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The state of journalism - Manuel Delia

The front pages shortly after the murder of Daphne Caruana Galizia. Photo: Matthew Mirabelli

The front pages shortly after the murder of Daphne Caruana Galizia. Photo: Matthew Mirabelli

The killing of Daphne Caruana Galizia brought about change in many people’s lives. Hers was ended. And dramatic, brutal killings are normally expected to bring about change beyond the shattering pain they cause to those closest to the victim.

Within 48 hours of the explosion that killed her, journalists from the local community – many, not all – marched down from City Gate to the memorial in front of the court building declaring their pens would conquer their fear. They expressed human solidarity with the victim’s family and professional solidarity with each other. It looked like a statement of what journalism in Malta would be like every day after that: bold, defiant, unhindered by the obstacles put up to bar it from the truth.

What’s the picture like today, a year later?

Malta’s State broadcaster all but ignores the aftermath of and the fallout from that assassination. The State broadcasters of the UK, Italy, Germany and France produced films about the state of affairs in Malta and the context in which a journalist has been killed. Malta’s persistently ignores the matter. That underlines a permanent feature of the media realities of Malta. The national broadcaster enjoys residual but in many respects unjustified credibility with a section of viewership that buys into the aura of formaldehyde neutrality and acceptw that what the broadcaster leaves out of its news does not exist.

The alternative to the State broadcaster is an abomination for a country that calls itself a democracy. Thirty years ago, giving political parties broadcasting licences was a liberating turning of the other cheek after years of iron curtain censorship. But soon it turned into a perversion of journalism incomparable with anything in the rest of the world: a cacophony of untruths, vile spin and hate-mongering.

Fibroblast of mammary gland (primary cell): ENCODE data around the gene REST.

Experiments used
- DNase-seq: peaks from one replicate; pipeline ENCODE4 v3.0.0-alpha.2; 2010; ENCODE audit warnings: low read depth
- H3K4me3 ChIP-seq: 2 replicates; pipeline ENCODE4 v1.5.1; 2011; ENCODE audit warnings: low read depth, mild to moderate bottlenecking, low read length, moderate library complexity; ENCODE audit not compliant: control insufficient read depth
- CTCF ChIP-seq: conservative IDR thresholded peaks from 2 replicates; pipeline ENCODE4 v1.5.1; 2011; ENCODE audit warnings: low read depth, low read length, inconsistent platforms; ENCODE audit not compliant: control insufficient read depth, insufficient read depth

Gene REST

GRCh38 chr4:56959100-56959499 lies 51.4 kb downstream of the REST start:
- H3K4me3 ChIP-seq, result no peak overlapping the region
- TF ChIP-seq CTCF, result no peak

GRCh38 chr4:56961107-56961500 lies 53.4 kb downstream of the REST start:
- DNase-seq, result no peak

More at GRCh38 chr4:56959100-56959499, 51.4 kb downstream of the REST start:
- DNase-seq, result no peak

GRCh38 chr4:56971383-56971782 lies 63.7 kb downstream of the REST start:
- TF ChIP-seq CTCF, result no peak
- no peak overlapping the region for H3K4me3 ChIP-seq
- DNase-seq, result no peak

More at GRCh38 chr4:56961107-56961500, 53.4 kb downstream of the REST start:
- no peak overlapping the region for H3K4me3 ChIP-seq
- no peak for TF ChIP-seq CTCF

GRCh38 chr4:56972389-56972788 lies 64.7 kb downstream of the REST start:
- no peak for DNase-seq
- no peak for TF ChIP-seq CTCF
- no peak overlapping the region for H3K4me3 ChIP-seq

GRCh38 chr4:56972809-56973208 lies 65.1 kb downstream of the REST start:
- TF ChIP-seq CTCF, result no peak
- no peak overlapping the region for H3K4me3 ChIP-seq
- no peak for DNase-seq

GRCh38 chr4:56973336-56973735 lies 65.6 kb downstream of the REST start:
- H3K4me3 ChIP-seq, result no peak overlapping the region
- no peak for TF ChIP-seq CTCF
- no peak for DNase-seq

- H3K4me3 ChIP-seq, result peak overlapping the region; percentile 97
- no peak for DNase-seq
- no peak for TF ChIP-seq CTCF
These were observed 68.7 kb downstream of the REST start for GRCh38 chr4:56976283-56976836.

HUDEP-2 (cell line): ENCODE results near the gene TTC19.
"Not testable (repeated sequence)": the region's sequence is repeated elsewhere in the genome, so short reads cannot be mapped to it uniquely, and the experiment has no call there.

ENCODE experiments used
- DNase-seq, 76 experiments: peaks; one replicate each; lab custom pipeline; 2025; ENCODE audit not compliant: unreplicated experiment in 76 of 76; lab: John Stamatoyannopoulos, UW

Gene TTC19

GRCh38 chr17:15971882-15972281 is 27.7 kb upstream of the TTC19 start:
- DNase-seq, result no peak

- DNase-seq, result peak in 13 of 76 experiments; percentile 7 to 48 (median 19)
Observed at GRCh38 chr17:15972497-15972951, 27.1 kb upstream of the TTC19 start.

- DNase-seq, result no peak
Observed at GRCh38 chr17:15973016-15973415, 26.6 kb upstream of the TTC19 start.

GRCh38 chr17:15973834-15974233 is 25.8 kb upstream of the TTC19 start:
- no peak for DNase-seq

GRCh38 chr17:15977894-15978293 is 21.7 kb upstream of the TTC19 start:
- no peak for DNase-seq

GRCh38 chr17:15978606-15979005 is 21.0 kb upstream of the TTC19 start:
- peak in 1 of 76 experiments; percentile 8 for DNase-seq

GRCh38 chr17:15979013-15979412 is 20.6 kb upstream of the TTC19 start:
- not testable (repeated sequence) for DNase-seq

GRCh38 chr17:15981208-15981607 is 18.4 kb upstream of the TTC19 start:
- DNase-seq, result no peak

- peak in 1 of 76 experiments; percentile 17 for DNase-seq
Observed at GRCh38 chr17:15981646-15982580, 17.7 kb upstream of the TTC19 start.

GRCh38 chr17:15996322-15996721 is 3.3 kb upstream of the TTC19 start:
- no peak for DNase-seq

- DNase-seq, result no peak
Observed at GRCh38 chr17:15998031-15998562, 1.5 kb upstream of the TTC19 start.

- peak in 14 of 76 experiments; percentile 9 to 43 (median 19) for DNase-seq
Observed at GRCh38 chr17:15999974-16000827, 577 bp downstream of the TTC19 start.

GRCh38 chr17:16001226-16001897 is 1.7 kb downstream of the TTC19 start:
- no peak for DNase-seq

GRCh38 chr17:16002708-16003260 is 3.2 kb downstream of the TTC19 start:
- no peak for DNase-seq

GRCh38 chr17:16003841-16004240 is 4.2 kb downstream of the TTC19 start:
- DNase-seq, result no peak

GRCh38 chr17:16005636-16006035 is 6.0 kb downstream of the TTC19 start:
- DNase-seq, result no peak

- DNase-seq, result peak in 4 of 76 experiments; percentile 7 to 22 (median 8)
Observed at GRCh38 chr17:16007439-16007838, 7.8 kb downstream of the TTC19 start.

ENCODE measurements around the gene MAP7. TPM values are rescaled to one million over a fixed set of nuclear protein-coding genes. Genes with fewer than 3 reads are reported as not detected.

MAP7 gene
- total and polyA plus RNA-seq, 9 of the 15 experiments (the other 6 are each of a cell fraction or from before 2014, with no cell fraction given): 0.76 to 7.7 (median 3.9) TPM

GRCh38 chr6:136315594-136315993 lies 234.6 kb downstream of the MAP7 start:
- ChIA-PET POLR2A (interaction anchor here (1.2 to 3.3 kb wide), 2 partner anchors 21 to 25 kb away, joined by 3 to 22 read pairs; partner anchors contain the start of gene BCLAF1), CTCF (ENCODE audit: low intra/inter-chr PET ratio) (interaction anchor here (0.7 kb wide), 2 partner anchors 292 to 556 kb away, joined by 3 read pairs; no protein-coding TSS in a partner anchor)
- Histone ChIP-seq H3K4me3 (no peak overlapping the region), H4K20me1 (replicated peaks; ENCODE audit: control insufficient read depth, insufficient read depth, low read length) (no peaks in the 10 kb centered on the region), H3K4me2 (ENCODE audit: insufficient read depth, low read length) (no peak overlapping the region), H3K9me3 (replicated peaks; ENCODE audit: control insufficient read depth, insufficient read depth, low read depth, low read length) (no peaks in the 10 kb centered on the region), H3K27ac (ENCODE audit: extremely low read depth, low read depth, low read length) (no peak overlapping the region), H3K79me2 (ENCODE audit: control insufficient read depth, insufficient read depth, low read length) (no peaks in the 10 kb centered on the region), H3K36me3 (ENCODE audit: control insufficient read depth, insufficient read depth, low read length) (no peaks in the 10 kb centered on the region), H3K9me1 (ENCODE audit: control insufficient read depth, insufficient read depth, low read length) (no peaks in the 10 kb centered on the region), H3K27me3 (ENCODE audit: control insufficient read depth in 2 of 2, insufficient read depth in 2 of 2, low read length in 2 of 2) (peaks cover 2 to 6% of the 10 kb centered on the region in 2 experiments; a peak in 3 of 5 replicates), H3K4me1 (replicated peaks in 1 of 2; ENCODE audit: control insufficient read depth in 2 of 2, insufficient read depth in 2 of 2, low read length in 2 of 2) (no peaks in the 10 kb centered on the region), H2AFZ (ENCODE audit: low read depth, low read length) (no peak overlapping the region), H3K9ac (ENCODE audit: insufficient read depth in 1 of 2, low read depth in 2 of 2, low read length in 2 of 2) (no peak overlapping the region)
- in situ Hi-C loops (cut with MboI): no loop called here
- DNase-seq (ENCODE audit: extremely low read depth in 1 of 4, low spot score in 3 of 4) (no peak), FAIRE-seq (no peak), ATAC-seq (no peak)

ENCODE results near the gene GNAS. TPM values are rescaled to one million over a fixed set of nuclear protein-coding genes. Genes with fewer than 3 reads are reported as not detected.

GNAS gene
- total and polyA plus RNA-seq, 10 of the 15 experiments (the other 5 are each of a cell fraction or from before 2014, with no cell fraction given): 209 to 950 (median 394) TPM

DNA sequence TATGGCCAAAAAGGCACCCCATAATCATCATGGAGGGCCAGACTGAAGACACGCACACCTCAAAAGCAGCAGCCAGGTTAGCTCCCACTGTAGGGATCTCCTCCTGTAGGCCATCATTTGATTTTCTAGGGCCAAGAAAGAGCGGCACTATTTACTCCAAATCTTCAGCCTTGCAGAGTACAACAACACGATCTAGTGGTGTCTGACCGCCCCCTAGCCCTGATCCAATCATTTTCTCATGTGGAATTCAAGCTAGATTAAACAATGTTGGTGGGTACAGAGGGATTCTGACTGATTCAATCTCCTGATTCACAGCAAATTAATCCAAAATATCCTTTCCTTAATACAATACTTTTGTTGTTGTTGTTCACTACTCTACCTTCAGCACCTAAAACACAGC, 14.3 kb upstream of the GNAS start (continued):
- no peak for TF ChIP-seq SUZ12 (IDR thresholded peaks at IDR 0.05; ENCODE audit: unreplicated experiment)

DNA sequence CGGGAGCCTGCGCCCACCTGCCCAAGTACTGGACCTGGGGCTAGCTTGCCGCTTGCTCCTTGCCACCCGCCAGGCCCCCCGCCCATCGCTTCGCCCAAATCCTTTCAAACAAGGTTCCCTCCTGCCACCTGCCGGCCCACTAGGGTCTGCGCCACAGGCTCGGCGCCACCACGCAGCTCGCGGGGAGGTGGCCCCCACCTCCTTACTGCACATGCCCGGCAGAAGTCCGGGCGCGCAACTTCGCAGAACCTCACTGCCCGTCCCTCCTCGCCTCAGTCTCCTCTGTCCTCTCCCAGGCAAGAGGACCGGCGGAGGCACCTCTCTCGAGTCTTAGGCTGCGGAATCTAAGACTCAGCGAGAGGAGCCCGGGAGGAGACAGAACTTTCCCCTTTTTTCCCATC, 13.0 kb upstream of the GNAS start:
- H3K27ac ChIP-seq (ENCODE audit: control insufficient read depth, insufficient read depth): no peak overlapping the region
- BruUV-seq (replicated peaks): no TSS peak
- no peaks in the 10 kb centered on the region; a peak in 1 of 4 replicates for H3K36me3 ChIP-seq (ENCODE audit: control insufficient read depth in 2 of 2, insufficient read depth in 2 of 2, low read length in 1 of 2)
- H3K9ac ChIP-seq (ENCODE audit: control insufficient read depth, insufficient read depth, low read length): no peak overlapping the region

Those protesting journalists last year said pen conquers fear. Perhaps it does. But in the hands of criminals and tyrants media are tools to instil fear. Just because it does not always work does not mean the attempt is not utterly reprehensible.

Consider how the Labour Party’s media dealt with the British national broadcaster covering the context of Daphne’s killing in a way the Maltese national broadcaster would never do. The BBC’s Steve Reese interviewed me. One TV reported that fact under the heading that I am leading “a campaign against Malta”. Anywhere else such a notion would be laughable. But here it works and the intended effect is chilling and fearful.

Let me explain. Viewers of party-owned news – a huge chunk of the population for whom their party station is the only source of information they are prepared to look at – are by definition prone to a siege mentality. What else can explain their willingness to distrust the spin of one station against any other interpretation of the truth?

A siege mentality is very easily excited by notions of attacks from outside. Quite what they imagine the BBC would hope to achieve by “attacking Malta” requires imagination. But they quickly stand to attention at the call of their party’s command to smoke out the enemy within, the traitors who are informing and collaborating with the enemy at the gates.

I used to know someone who was what I can never be: someone whose pen conquered all fear even when she was left to fight alone. Until they killed her

Sure enough the moment that One TV report about my collaboration in a campaign against Malta came up, the Labour Party’s vigilantes got to work. My Facebook page was flooded by messages of trolls, most not anonymous, recommending my exile, my arrest, my punishment, even my suicide. People will tell you about heat and kitchen but if someone is setting the restaurant on fire and they taunt you for running for your life, they’re not challenging you to conquer fear, they’re giving you a choice between running and dying.